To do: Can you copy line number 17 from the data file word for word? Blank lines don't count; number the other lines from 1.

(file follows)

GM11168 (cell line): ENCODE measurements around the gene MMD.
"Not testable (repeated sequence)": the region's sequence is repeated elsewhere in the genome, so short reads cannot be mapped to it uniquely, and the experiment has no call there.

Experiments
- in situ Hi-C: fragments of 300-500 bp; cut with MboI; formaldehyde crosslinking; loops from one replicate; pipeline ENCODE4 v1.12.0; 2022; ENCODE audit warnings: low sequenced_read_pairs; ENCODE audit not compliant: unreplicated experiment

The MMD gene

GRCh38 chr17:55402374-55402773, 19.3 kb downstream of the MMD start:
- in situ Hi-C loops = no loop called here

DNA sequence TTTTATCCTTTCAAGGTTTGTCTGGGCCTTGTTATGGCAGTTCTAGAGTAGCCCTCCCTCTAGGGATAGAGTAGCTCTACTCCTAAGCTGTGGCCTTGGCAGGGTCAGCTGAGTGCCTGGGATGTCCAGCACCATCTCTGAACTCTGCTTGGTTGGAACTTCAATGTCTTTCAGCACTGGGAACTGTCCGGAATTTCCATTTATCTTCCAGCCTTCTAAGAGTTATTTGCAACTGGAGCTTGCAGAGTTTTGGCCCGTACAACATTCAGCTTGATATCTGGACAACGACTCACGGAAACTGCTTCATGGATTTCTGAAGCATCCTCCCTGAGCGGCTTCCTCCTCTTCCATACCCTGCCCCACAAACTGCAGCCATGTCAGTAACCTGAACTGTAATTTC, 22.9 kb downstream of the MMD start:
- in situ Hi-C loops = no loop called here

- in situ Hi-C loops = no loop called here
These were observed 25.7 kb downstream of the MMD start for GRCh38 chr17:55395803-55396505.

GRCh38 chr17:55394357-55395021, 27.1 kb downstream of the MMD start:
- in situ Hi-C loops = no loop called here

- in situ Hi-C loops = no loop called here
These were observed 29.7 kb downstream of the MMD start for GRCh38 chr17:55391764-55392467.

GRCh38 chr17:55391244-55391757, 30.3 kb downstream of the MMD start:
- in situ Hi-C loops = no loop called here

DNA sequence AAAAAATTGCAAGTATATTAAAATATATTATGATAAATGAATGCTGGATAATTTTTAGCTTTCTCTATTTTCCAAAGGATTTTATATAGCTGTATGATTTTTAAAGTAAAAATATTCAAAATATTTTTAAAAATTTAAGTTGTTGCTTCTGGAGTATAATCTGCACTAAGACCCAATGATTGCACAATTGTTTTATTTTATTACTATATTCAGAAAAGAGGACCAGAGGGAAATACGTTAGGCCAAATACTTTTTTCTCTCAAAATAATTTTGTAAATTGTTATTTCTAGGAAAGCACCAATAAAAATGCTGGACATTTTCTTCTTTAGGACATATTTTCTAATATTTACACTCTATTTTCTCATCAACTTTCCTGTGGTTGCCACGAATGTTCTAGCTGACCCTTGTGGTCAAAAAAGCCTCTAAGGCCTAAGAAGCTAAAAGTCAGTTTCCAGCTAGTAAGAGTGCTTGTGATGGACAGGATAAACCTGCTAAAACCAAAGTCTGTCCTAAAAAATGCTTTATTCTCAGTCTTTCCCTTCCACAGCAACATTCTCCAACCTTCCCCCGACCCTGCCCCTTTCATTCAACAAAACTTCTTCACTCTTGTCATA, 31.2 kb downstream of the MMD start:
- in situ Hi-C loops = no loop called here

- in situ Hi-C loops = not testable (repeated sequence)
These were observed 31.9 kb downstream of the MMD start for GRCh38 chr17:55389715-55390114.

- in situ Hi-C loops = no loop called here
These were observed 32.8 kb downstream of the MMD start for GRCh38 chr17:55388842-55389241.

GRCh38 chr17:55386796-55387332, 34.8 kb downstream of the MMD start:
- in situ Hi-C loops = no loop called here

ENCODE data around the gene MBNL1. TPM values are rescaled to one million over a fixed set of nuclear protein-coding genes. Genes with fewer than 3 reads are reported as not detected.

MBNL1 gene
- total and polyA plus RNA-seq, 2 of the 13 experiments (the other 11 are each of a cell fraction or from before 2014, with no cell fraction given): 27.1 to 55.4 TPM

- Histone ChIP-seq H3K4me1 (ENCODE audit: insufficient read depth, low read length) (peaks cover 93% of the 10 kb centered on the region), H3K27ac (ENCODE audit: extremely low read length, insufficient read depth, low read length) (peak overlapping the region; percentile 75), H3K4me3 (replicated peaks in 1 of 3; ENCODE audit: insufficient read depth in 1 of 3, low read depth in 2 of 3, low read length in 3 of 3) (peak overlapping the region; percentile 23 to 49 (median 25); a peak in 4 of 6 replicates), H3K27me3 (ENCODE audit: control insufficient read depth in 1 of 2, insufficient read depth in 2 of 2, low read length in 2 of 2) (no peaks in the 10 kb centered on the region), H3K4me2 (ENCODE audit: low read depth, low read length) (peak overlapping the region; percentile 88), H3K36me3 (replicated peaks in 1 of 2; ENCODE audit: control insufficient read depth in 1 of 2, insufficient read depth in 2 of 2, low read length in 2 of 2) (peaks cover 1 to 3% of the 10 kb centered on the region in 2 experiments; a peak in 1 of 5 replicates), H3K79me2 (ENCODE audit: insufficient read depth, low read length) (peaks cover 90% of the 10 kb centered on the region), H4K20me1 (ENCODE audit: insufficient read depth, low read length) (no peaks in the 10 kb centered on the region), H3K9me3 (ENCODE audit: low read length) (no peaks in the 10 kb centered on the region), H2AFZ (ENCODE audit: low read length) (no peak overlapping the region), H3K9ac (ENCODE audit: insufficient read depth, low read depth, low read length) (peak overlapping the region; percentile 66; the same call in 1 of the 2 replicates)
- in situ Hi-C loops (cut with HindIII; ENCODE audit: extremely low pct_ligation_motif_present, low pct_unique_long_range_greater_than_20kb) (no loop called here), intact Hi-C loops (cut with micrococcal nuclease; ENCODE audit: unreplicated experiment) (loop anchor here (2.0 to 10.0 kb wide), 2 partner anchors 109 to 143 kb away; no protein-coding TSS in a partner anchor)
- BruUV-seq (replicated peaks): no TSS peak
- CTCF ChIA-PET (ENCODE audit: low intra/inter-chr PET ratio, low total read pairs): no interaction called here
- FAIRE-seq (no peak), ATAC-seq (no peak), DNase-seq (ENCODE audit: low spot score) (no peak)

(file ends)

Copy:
- in situ Hi-C loops = no loop called here